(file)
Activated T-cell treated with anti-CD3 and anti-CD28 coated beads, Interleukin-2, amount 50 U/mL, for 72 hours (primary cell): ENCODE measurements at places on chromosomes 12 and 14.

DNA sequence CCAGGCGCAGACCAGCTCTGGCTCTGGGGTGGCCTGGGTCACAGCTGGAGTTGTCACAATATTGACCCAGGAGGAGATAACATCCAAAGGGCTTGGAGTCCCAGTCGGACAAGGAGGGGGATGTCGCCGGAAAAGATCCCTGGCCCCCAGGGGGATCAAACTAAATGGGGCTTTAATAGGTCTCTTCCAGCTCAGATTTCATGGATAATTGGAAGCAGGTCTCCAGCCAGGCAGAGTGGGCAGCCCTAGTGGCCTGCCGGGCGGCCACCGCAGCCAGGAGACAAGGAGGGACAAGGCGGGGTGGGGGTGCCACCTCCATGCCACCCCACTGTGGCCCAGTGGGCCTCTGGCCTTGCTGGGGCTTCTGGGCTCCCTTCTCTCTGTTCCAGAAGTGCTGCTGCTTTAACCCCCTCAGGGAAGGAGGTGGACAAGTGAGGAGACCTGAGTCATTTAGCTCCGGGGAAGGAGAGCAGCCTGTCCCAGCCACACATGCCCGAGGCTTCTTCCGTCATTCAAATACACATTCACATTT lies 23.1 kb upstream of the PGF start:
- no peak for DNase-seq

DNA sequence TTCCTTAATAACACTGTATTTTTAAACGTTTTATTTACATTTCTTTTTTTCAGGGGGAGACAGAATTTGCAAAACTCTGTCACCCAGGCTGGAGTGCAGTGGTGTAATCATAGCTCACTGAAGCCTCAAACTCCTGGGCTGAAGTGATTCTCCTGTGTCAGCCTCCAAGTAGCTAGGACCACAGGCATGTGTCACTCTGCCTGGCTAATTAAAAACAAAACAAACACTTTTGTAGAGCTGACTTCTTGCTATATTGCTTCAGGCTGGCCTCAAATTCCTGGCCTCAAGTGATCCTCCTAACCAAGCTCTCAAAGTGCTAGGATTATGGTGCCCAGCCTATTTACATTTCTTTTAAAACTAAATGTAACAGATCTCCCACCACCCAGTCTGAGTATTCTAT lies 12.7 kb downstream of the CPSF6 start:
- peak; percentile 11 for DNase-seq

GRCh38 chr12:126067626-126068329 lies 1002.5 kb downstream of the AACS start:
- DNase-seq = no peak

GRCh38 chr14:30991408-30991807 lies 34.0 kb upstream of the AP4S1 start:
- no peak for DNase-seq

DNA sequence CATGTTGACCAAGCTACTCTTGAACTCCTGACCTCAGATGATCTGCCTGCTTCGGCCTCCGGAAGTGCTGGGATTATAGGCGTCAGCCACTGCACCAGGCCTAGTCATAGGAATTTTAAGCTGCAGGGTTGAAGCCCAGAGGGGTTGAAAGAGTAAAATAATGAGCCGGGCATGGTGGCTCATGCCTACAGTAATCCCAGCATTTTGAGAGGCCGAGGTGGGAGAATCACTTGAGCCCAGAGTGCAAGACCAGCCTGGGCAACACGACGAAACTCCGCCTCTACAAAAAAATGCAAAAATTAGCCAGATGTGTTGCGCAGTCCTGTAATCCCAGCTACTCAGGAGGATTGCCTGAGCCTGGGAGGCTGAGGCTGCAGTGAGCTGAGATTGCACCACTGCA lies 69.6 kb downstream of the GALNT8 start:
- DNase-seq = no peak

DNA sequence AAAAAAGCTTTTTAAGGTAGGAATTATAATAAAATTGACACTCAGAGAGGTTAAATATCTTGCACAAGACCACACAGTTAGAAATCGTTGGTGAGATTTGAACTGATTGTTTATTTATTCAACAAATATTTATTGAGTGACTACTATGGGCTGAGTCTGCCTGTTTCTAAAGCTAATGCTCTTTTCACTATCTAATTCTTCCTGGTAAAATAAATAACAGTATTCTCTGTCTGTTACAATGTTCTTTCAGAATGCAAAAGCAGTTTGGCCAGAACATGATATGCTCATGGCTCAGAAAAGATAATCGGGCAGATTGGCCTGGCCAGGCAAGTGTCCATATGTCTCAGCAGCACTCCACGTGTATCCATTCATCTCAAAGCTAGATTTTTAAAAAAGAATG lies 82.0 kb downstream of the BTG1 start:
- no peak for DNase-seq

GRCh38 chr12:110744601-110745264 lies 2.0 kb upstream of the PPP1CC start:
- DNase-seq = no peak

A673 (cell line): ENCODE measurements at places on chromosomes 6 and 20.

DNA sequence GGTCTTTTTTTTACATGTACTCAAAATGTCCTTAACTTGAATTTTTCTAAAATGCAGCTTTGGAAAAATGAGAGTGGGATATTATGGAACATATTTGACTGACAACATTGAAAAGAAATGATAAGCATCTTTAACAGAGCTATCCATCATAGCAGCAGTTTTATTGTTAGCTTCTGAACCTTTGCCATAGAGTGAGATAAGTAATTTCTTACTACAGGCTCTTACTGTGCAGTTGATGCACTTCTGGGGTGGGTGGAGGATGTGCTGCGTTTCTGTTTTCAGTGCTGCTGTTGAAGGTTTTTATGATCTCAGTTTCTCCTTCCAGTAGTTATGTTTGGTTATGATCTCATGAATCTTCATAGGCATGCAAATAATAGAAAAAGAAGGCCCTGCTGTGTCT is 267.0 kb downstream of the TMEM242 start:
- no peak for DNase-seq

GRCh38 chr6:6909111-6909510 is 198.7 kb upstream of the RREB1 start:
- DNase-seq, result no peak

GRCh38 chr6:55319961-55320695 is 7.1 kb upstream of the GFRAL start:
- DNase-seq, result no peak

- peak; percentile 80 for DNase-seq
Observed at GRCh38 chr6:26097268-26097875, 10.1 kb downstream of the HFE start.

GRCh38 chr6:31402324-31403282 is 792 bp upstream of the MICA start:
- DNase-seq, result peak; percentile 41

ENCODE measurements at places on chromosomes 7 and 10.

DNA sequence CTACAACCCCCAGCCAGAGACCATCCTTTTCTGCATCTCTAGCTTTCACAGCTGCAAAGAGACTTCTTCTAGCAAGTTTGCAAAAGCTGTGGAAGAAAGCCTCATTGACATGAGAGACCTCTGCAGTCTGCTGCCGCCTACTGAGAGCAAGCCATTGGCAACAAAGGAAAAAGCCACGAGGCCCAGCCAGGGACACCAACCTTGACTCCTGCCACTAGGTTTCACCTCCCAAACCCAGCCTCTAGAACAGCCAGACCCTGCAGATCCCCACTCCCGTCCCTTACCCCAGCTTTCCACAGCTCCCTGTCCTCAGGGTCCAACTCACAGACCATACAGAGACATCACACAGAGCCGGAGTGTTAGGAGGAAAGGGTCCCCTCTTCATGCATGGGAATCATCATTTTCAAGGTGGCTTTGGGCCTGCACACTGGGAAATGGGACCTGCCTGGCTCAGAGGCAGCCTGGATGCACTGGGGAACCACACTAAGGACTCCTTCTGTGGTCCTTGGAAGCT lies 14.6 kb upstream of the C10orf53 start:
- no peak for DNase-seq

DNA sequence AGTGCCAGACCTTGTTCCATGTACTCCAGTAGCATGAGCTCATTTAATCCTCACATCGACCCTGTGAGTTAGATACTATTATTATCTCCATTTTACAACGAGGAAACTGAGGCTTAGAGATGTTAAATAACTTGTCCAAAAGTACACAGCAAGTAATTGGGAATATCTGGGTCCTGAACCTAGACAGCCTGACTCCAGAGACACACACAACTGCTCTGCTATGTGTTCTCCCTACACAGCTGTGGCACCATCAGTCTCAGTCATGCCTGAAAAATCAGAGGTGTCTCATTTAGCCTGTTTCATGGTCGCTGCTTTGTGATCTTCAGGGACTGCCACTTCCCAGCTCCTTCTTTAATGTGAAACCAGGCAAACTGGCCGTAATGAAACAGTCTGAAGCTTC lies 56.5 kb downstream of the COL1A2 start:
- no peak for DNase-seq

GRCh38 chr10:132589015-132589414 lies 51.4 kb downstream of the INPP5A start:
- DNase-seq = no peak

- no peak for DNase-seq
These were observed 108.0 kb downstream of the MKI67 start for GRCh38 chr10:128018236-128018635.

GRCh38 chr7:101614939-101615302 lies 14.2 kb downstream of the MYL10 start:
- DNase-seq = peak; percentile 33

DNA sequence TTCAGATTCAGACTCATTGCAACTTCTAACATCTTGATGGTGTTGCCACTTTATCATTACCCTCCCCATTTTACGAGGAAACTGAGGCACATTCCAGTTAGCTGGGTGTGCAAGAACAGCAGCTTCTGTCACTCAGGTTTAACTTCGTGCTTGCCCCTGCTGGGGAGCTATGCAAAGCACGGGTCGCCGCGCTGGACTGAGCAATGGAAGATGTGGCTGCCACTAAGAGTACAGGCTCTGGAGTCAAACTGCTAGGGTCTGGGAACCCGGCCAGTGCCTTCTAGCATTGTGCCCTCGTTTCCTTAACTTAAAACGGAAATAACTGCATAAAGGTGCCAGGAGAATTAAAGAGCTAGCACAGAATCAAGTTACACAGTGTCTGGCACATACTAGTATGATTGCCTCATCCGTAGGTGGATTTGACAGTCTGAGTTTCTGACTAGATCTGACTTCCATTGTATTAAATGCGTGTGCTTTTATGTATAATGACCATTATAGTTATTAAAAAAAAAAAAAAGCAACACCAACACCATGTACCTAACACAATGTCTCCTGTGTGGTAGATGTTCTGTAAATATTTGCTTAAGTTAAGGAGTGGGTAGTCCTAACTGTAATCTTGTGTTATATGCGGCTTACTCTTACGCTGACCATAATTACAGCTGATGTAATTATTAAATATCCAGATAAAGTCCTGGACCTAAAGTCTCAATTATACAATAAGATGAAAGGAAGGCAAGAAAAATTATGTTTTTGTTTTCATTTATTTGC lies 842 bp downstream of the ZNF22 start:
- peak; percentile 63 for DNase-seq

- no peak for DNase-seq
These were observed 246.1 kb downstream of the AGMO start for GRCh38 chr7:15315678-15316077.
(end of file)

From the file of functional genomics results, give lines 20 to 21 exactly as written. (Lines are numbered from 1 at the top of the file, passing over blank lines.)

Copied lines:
- DNase-seq, result no peak

GRCh38 chr6:55319961-55320695 is 7.1 kb upstream of the GFRAL start: